Cookies on this website
We use cookies to ensure that we give you the best experience on our website. If you click 'Continue' we'll assume that you are happy to receive all cookies and you won't see this message again. Click 'Find out more' for information on how to change your cookie settings.

BACKGROUND: Alzheimer's disease and other types of dementia are characterised by numerous psychiatric and behavioural changes. Little is known of their natural history. AIMS: To investigate the sequence and pattern of these changes throughout the course of dementia. METHOD: One hundred people, initially living at home with carers, entered a prospective, longitudinal study. At four-monthly intervals, behavioural and psychiatric symptoms were assessed using the Present Behavioural Examination and Mini-Mental State Examination. Follow-up continued for up to nine years (mean 3.3 years; s.d. 2.4). Patterns of onset and disappearance of these symptoms, their sequence and association with time of death and cognitive decline were analysed. Autopsy confirmed a diagnosis of pure Alzheimer's disease in 48 subjects. Data for this subgroup are presented. RESULTS: Some changes tend to occur earlier than others but changes can occur at almost any time in the course of dementia. CONCLUSIONS: The natural history of behaviour changes in Alzheimer's disease shows great individual variation although some changes tend to follow a recognisable sequence.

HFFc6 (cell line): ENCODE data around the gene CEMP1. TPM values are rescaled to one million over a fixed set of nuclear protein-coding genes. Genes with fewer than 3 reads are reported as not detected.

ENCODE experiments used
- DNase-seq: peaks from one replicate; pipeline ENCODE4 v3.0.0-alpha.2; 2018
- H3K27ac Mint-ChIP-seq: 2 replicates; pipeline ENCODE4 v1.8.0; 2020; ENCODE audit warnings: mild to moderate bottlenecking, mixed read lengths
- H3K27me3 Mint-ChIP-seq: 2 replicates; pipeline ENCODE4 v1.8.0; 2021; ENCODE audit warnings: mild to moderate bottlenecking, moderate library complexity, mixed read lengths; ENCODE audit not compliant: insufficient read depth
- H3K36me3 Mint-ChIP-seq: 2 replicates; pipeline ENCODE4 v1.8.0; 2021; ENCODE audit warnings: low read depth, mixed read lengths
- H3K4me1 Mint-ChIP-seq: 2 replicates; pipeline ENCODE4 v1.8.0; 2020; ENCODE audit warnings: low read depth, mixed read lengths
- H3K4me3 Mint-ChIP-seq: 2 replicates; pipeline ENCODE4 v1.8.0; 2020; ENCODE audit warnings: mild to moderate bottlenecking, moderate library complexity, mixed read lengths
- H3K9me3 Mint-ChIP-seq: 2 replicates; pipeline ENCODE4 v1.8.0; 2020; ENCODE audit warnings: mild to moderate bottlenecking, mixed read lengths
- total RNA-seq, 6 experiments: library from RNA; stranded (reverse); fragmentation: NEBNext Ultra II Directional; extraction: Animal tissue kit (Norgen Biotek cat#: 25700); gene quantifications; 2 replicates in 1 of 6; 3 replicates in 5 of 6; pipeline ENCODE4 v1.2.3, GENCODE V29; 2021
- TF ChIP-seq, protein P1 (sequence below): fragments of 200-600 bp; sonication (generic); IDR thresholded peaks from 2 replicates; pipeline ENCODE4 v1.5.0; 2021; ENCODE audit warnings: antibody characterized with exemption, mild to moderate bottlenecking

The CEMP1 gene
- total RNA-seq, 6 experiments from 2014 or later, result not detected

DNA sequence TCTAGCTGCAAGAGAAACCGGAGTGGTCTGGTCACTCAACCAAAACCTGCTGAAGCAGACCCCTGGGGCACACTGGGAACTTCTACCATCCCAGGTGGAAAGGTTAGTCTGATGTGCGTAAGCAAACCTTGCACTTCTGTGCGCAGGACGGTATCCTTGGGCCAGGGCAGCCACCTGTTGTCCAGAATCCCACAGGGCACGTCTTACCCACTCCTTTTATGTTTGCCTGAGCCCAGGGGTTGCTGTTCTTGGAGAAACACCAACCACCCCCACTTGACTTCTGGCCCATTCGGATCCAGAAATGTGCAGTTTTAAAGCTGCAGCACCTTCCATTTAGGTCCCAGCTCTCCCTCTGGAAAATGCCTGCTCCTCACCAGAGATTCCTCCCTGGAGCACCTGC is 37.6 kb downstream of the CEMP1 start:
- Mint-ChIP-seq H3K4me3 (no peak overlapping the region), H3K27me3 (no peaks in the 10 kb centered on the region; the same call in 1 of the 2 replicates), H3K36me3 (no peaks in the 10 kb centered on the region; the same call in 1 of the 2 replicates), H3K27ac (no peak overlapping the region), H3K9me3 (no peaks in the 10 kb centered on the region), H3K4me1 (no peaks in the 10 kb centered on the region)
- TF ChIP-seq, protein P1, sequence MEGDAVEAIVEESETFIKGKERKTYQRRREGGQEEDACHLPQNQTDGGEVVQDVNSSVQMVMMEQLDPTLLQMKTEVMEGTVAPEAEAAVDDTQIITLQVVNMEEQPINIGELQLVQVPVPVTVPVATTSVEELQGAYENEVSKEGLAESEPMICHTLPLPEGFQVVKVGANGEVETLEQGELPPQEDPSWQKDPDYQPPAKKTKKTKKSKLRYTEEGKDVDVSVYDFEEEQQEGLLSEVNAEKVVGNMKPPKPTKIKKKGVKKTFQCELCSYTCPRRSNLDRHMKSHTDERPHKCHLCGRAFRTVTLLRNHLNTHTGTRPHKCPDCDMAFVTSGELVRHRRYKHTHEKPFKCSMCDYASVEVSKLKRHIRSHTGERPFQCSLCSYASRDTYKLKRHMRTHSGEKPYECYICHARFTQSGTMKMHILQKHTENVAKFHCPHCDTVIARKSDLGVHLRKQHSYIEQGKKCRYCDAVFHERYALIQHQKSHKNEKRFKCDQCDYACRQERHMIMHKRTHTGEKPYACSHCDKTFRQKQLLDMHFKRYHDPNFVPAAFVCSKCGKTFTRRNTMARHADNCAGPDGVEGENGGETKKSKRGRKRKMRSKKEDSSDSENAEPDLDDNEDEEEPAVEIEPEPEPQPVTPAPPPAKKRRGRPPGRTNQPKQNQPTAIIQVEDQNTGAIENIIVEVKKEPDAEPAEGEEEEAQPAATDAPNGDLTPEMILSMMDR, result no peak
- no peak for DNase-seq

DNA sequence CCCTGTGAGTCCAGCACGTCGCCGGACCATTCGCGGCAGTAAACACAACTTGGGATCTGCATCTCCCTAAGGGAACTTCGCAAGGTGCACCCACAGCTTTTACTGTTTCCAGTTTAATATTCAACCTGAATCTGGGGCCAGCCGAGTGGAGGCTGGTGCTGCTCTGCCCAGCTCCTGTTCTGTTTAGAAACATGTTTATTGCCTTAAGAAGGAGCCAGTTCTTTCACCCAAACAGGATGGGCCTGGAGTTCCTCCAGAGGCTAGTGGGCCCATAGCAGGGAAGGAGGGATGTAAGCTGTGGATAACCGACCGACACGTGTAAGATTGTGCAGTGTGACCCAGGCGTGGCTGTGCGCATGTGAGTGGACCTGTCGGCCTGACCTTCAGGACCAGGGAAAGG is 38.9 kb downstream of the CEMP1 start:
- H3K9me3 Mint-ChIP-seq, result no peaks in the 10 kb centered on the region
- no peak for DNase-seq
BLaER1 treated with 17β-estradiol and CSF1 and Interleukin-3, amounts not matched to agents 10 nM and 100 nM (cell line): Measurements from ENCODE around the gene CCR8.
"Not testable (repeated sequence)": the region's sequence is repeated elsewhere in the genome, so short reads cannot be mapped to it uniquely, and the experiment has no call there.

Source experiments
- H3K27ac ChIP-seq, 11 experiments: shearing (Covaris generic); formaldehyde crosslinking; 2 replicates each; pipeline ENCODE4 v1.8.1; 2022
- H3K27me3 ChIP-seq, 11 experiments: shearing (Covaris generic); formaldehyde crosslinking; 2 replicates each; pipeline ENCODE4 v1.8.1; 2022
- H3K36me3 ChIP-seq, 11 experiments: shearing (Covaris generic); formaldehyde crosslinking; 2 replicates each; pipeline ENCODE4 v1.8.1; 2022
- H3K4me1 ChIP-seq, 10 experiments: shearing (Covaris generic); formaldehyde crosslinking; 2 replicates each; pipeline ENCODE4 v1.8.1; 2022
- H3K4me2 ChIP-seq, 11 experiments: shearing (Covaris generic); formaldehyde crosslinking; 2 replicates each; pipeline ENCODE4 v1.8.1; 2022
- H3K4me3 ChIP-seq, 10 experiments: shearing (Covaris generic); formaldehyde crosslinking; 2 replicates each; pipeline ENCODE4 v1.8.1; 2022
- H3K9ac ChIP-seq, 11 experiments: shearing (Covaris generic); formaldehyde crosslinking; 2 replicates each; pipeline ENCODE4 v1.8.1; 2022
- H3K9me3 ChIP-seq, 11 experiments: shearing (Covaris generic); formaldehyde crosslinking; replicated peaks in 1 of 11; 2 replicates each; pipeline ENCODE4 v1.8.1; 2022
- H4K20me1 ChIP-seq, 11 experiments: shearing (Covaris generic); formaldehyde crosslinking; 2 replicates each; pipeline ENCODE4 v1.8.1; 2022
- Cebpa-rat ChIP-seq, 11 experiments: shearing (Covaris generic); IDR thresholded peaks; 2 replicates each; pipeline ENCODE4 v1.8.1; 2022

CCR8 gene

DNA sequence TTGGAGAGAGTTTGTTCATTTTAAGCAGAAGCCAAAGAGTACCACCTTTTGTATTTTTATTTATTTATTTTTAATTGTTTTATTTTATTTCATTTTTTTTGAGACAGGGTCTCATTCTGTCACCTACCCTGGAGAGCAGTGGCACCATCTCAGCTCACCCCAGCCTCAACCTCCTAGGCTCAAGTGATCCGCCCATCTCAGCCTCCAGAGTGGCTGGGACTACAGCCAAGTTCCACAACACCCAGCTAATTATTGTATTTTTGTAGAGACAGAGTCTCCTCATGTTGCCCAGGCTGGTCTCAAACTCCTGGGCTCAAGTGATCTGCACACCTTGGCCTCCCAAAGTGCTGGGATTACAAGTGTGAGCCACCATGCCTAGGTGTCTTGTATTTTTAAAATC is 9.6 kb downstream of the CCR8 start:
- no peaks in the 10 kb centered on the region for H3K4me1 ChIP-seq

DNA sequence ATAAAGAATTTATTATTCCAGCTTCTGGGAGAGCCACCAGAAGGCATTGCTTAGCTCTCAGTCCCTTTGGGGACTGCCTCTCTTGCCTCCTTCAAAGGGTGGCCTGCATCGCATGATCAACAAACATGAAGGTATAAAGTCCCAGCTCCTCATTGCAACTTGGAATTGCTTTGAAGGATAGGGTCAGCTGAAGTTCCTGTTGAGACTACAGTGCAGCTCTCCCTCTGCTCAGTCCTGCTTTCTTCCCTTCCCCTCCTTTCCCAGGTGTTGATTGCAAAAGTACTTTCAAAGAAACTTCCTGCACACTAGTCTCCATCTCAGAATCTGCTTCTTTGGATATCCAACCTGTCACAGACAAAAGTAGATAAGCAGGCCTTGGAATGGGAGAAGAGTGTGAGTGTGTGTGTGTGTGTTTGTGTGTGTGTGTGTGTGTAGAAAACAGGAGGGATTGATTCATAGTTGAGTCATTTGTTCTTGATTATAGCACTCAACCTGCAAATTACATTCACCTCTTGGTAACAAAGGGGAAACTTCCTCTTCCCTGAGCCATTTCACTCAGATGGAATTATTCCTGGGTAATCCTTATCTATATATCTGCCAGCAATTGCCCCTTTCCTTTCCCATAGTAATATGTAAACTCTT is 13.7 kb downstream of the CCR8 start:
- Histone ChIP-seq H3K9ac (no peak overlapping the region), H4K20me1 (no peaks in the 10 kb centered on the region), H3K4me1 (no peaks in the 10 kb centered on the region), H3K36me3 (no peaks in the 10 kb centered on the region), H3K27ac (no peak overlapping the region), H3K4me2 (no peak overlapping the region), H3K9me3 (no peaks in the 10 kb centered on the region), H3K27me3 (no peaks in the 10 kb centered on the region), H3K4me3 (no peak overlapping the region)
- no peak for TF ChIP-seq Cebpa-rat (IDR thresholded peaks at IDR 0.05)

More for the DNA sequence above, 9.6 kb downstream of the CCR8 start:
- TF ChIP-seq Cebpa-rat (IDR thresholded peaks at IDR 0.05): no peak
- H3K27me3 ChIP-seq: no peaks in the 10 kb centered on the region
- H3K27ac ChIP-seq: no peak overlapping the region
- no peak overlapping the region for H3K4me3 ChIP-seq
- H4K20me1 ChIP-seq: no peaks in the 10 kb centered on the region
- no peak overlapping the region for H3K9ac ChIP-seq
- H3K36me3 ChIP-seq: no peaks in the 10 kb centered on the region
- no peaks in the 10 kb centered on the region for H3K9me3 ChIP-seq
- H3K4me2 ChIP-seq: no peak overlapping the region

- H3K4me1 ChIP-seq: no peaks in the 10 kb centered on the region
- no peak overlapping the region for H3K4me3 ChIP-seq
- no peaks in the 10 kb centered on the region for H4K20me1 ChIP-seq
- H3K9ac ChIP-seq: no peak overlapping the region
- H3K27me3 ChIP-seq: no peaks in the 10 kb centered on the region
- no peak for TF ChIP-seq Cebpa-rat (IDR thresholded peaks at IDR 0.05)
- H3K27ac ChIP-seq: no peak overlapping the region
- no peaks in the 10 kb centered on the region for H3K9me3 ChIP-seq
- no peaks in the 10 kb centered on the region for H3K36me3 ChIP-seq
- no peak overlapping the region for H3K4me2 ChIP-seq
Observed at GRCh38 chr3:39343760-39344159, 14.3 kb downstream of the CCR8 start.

Type

Journal article

Journal

Br J Psychiatry

Publication Date

01/1999

Volume

174

Pages

39 - 44

Keywords

Aged, Aged, 80 and over, Alzheimer Disease, Cohort Studies, Humans, Longitudinal Studies, Mental Disorders, Middle Aged, Prospective Studies, Psychiatric Status Rating Scales